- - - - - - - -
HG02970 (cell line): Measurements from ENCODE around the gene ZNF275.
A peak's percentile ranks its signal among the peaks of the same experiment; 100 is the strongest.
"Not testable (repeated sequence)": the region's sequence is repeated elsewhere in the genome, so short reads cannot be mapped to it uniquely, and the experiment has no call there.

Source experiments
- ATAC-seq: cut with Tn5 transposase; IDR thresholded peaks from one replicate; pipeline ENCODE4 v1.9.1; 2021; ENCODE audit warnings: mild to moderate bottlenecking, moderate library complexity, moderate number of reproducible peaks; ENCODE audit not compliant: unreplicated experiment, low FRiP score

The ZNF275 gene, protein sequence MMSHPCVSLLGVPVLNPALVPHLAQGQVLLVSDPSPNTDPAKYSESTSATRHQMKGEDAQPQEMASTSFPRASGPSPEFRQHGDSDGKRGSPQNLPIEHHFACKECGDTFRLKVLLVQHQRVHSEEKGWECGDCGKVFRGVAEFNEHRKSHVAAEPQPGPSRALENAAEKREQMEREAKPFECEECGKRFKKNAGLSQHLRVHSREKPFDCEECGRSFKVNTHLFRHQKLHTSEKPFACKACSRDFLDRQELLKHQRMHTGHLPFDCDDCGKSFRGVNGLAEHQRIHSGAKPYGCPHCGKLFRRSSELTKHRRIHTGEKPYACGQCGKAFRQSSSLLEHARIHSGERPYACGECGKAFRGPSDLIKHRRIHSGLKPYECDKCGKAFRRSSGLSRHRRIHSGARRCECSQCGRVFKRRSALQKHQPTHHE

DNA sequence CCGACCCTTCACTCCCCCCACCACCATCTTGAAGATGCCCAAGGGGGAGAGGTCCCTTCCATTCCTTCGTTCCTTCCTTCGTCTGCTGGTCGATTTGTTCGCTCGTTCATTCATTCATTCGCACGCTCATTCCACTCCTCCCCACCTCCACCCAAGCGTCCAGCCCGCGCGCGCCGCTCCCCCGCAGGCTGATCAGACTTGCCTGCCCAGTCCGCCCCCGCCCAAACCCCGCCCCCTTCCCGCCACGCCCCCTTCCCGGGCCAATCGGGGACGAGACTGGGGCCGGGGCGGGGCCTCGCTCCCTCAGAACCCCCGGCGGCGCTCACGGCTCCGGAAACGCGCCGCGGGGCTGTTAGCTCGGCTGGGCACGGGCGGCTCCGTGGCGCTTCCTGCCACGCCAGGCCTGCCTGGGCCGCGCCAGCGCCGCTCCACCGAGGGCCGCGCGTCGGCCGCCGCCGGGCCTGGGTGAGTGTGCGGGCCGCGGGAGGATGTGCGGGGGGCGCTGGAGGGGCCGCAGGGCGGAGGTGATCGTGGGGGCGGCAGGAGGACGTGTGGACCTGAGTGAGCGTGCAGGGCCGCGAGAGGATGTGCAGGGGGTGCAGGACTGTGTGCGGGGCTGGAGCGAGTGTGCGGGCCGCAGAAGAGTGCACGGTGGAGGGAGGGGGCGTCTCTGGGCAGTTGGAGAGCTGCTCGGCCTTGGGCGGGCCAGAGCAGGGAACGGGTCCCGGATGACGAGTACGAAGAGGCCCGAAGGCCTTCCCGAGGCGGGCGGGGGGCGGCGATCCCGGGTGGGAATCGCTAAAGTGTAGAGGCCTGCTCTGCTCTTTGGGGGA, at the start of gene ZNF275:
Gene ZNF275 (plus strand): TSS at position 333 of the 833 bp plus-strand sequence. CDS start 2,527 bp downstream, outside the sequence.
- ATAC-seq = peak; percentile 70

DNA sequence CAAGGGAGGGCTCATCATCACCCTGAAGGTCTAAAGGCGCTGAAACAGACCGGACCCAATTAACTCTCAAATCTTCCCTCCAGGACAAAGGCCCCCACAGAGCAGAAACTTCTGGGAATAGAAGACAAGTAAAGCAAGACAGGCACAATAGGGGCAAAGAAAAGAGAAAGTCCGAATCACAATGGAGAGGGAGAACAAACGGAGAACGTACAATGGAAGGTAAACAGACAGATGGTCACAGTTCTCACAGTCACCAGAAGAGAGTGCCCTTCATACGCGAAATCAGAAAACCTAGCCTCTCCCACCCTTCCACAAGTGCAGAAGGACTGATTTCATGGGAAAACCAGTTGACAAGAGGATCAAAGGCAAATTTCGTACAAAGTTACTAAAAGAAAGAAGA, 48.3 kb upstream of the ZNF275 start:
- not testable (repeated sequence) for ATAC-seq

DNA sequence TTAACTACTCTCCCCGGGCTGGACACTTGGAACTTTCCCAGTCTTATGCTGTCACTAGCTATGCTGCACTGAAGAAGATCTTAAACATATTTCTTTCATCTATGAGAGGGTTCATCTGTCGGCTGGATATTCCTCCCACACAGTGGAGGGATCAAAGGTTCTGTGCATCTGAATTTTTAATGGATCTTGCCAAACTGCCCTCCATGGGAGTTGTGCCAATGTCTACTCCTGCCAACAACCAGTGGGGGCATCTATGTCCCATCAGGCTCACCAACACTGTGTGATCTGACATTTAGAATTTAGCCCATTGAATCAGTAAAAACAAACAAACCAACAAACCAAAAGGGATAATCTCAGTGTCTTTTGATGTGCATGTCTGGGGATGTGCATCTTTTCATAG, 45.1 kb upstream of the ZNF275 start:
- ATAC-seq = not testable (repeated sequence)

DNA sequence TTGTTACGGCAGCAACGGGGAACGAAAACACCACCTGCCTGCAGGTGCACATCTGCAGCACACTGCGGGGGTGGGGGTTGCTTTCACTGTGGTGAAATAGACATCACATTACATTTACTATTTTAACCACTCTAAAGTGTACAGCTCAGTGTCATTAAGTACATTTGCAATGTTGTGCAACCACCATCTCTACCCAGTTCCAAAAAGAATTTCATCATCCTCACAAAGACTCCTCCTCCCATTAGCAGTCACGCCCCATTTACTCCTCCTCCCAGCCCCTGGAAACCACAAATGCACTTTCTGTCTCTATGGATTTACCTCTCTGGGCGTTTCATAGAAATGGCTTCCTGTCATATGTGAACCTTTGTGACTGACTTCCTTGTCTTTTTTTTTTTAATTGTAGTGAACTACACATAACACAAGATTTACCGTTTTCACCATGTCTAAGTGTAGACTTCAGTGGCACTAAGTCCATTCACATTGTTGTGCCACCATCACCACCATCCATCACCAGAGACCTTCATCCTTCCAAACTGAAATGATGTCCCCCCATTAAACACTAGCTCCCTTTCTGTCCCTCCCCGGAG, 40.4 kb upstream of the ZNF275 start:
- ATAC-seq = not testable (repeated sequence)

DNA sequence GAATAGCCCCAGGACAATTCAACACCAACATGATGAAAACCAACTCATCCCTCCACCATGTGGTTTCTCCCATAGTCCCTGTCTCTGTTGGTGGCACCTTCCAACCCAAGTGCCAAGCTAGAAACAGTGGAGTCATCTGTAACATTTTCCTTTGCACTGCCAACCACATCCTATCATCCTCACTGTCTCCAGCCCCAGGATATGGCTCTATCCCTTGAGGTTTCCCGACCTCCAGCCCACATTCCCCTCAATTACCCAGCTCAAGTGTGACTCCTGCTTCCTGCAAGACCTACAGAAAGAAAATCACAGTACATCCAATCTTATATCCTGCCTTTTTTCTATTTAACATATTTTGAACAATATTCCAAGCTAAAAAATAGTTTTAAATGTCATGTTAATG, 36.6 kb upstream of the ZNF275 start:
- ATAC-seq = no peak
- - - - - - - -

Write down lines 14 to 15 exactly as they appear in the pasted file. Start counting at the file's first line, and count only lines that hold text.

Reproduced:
DNA sequence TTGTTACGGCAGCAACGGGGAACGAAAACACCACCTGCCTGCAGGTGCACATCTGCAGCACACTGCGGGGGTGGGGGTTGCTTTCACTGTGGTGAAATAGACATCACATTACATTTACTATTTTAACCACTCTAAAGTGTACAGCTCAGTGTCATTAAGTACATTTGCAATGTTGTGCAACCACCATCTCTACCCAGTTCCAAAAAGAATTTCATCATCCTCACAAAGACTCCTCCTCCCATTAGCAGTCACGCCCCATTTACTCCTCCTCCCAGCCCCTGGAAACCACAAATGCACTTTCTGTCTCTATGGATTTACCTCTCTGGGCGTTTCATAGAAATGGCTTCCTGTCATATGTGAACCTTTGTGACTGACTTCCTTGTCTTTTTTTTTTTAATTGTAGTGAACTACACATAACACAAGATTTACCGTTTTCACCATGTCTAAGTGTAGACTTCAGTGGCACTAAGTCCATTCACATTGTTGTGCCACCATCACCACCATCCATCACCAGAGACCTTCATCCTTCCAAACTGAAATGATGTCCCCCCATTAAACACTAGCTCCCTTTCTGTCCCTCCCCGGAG, 40.4 kb upstream of the ZNF275 start:
- ATAC-seq = not testable (repeated sequence)